British Airways has reached two financing agreements that will increase its total liquidity for a value of 2.45 billion pounds sterling (2.83 billion euros), its parent company, the airline holding company IAG, informed the Spanish Securities and Exchange Commission (CNMV) on Monday.
In addition to these agreements, IAG continues to explore other debt initiatives to further improve its liquidity.
Thus, first, on December 31, 2020, IAG announced that British Airways had received commitments for a 5-year £2 billion (€2.31 billion) Export Development Guarantee loan facility underwritten by a syndicate of banks, partially guaranteed by UK Export Finance (UKEF), EuropaPress reported.
British Airways has reached a final agreement with UKEF and the lenders and expects to have this financing facility in place before the end of February 2021.
Second, as explained by IAG, British Airways has reached an agreement with the Trustee of New Airways Pension Scheme (NAPS) to defer £450 million (€519 million) of pension fund deficit contributions due between October 2020 and September 2021.
The agreement includes: deferring monthly contributions of £37.5 million (€43 million) from October 2020 to September 2021 for a total value of £450 million (€519 million).
During negotiations, the NAPS Trustee agreed to temporary deferrals of the contributions due in October, November, December and January.
Repayment of the £450 million (€519 million) accrued contributions plus interest will be added to the end of the existing Recovery Plan as monthly payments under a revised plan, which is currently due in March 2023.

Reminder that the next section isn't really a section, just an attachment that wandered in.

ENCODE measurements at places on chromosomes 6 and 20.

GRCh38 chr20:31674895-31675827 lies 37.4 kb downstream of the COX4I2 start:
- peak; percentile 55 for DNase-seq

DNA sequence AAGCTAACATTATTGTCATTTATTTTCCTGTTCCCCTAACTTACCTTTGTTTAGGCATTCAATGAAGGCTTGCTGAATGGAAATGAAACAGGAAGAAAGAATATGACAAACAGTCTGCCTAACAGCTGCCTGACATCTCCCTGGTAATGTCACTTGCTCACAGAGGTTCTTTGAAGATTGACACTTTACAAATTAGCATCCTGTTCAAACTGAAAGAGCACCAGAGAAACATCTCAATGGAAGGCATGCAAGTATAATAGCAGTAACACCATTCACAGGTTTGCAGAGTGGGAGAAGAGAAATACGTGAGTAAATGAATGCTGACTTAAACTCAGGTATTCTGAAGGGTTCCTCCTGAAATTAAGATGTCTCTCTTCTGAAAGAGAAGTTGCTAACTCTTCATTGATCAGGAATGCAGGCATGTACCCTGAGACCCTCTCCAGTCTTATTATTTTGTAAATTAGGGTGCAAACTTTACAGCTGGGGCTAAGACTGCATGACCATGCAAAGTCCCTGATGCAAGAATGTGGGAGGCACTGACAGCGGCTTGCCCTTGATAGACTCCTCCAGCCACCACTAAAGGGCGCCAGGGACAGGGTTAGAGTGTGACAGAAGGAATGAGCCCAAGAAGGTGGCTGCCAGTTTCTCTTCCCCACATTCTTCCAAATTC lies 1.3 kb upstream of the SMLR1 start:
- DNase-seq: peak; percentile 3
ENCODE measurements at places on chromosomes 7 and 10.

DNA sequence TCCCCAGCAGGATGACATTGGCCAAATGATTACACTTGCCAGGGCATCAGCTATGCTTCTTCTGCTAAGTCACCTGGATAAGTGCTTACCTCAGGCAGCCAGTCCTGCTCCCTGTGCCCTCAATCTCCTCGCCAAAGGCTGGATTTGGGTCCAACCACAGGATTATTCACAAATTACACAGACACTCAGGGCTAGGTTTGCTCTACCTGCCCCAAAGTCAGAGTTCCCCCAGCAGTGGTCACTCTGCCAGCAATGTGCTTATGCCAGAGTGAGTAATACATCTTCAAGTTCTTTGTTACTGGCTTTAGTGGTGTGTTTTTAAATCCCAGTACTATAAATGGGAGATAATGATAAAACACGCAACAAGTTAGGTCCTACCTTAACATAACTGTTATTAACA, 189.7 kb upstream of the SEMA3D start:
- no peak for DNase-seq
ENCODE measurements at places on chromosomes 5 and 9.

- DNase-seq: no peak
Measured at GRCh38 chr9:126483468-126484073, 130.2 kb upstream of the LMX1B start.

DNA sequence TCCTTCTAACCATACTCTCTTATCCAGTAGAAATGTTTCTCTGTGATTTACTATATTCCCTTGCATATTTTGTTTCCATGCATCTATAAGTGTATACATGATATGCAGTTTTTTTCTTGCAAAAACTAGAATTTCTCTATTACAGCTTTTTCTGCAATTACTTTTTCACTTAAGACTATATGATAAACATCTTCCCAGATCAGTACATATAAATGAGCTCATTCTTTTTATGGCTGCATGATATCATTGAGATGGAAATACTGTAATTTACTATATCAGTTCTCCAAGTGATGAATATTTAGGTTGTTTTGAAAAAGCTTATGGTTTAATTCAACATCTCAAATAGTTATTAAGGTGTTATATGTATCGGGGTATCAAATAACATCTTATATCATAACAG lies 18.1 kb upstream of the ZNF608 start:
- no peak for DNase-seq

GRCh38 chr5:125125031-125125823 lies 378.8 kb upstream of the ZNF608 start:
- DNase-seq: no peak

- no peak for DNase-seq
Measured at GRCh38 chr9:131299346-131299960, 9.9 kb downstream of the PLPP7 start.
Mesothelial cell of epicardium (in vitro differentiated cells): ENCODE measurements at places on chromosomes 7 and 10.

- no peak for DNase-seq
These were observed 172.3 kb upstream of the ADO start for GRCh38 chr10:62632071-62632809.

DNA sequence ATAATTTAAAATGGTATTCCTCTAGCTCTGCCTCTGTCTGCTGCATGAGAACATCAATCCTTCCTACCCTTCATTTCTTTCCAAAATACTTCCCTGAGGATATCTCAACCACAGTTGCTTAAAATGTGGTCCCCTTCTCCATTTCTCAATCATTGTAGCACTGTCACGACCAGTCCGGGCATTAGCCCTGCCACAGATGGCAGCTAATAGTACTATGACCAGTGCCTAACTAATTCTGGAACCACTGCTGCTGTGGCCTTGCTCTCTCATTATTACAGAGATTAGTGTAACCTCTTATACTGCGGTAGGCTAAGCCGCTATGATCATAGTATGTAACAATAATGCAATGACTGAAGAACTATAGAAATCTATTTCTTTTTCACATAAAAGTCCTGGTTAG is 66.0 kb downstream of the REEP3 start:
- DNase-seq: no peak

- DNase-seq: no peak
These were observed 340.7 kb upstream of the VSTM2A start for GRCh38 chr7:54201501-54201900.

Real Estate Assets as Collateral
In addition, British Airways has agreed to provide real estate assets as collateral, which will remain in place until the airline has repaid the deferred contributions.
The agreement also includes that British Airways will not pay dividends to IAG before the end of 2023.
From 2024, dividends paid will be matched by contributions to NAPS equal to 50% of the value of the dividends paid.
“Any such payments to NAPS will reduce the outstanding payment balance and will be capped at that level. The requirement to make such payments to NAPS ceases after the deferred contributions have been repaid,” the company explained.
In addition, the new Recovery Plan will be based on the triennial valuation as of March 31, 2021. If a new Recovery Plan has not been agreed by September 30, 2021, the default position is that British Airways will revert to monthly payments of £37.5 million (€43 million) from October 2021.
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